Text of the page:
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Show cat

A show cat is one, judged to be close to the physical ideal for its breed standard at a cat show. Not all pedigreed cats are show cats, many are just pets but the ones with the best conformation and personality are shown in associations such as the CFA and TICA in the US, the GCCF in the UK or the FiFe in the rest of Europe. Uncommonly, a prize-winning pedigreed show cat can be worth thousands of dollars but most are loved pets. In order to compare examples of breeds and improve stock, cat shows are held where judges evaluate the cats according to a breed standard. Pedigreed cats are identified with microchip implants. A common conception is that all pedigreed cats are less healthy than random-bred cats due to inbreeding; the Ascent of Cat Breeds: Genetic Evaluations of Breeds and Worldwide Random-bred Populations by Lipinski et al. showed that pedigreed cats are more inbred than random bred cats. For some breeds such as Singapura and Burmese the genetic diversity is low and should be addressed.

Some breeders take great care to select for the healthiest animals, this has the potential to reduce the incidence of health issues. An example of this is blindness in the Abyssinian caused by PRA, which have been reduced from 45% to less than 4% in 2008. Many of the worst, like PKD in Persians, Hip Dysplasia in British Shorthairs and Maine Coons, HCM in Maine Coons, Exotic Shorthair, British Shorthair, Norwegian Forest Cat and Bengal, are still present in high frequencies; the frequency of HCM in British Shorthairs are 20.4 % for males. The frequency of Hip Dysplacia in Maine Coons is 36,3% or 30.2%. Some breeders use preventive screening, but no studies documenting possible reductions in prevalences exists. Breeds are established using few cats as founders and outcrossing is not allowed, it is normal that breeds go through population bottlenecks because of the popular sire syndrome. It is quite normal that cats winning in shows are found attractive to breeders and these cats end up being overused and they are present many or all pedigrees many times.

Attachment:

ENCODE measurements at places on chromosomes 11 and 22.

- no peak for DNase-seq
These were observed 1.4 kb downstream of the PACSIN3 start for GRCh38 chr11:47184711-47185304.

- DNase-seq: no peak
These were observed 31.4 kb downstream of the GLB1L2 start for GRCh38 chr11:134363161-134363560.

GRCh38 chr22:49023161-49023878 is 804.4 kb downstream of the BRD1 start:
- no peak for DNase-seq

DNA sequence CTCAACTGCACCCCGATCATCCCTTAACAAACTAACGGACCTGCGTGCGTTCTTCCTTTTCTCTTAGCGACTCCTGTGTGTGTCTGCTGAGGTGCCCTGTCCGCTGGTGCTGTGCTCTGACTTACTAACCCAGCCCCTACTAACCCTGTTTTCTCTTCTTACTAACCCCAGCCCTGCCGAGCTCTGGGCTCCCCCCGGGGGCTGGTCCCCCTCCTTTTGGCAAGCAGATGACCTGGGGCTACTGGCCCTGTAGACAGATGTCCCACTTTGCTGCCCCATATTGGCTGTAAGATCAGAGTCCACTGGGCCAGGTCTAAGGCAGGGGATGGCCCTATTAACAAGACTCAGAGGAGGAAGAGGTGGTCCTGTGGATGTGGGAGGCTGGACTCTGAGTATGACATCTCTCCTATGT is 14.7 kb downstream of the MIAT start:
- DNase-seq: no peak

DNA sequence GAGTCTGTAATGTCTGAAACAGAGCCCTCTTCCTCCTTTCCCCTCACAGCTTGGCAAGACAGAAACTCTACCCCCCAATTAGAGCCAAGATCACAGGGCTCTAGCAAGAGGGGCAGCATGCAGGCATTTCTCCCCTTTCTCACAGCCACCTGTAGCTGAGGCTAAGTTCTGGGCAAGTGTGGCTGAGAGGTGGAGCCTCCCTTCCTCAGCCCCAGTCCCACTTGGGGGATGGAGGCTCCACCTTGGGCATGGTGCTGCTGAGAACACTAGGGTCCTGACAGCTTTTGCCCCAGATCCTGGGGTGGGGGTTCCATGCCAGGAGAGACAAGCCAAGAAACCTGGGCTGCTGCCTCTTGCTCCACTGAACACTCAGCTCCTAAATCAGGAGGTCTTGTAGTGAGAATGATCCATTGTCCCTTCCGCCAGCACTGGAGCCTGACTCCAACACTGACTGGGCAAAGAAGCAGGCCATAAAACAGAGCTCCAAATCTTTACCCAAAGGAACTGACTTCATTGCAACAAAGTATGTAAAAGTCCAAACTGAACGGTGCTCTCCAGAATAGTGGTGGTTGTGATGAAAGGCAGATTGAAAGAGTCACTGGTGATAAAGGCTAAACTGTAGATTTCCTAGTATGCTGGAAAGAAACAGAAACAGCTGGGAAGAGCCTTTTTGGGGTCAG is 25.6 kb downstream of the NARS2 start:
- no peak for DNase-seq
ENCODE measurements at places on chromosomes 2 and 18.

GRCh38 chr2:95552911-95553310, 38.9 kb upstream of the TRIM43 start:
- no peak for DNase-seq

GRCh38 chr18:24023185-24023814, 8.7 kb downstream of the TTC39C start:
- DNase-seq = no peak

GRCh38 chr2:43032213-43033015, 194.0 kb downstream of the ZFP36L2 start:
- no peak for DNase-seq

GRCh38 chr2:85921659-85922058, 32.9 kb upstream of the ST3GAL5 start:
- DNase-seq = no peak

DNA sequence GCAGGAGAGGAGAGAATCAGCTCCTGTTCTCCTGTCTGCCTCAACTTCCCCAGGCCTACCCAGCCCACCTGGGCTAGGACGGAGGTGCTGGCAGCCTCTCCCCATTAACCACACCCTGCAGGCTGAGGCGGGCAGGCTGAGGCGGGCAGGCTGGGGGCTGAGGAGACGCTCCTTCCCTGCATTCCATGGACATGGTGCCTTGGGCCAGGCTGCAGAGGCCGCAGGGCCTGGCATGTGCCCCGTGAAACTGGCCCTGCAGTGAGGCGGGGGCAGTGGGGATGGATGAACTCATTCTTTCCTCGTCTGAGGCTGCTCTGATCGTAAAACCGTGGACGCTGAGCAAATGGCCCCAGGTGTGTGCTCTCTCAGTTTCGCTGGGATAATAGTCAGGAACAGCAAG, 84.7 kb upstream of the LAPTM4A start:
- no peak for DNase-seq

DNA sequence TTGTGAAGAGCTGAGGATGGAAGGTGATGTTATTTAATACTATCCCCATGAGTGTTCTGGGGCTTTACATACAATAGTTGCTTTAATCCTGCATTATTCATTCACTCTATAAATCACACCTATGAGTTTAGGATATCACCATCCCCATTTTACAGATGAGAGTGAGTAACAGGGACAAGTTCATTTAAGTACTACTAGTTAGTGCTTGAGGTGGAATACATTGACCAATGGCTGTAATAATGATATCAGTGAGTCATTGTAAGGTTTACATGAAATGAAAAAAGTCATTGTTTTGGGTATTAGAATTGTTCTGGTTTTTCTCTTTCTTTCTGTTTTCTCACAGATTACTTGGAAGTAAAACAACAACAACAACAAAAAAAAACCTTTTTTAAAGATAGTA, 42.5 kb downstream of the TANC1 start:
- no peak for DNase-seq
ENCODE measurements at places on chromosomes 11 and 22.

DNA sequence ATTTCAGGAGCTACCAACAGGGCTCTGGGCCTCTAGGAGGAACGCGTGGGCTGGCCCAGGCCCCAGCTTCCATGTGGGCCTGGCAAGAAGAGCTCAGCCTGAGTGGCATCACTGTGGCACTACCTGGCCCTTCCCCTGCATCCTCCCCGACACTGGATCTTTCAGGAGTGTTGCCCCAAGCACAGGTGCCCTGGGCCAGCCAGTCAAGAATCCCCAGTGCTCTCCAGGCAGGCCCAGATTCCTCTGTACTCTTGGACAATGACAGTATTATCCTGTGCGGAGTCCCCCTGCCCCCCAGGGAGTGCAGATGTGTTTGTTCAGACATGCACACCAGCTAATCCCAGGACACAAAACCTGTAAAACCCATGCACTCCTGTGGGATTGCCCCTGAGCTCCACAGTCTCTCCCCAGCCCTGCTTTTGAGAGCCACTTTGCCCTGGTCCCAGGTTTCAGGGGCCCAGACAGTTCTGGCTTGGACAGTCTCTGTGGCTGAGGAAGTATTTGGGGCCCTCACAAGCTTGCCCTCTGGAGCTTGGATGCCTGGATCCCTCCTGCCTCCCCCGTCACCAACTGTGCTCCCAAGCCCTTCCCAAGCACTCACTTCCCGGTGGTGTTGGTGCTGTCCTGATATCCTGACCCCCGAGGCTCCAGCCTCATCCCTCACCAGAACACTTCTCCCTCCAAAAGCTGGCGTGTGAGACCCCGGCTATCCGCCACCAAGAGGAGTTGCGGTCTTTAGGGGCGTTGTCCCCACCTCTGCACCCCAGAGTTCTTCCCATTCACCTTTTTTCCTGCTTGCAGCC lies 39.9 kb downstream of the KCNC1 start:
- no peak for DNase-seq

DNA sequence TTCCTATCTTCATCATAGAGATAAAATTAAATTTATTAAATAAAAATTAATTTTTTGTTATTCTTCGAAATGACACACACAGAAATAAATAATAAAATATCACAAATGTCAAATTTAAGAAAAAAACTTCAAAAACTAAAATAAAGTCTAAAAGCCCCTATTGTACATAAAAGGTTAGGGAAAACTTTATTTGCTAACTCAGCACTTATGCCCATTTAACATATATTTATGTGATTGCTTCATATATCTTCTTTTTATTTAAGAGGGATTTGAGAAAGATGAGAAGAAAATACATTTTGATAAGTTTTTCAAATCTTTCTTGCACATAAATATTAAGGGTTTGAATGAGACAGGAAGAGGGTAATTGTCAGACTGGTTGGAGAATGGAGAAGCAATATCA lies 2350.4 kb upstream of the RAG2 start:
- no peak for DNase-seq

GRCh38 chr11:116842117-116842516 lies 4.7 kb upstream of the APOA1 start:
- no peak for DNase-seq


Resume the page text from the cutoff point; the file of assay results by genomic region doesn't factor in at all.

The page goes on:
This population structure is addressed in Patterns of molecular genetic variation among cat breeds. Quote - "As a consequence of small effective population sizes, founder effects, population bottlenecks, cat breeds have become repositories of spontaneous mutations causative of hereditary disease." One example is the presence of the mutation R820W, which causes hypertrophic cardiomyopathy, in 30% of all Ragdolls. Breeds have different origins, some are manmade or the result of mutation, while others are found in nature; some breeds of cat have been created by taking a single tom cat or queen with an unusual physical characteristic that breeds true. The entire Cornish Rex breed can be traced back to a single parent animal with an unusual genetic mutation producing a curly coat. Both the Burmese and Tonkinese breeds can be traced back to a single cat, Wong Mau, brought from Burma in the 1930s. Breeders continually strive to eliminate negative characteristics that various cat breeds exhibit as the breeds are developed.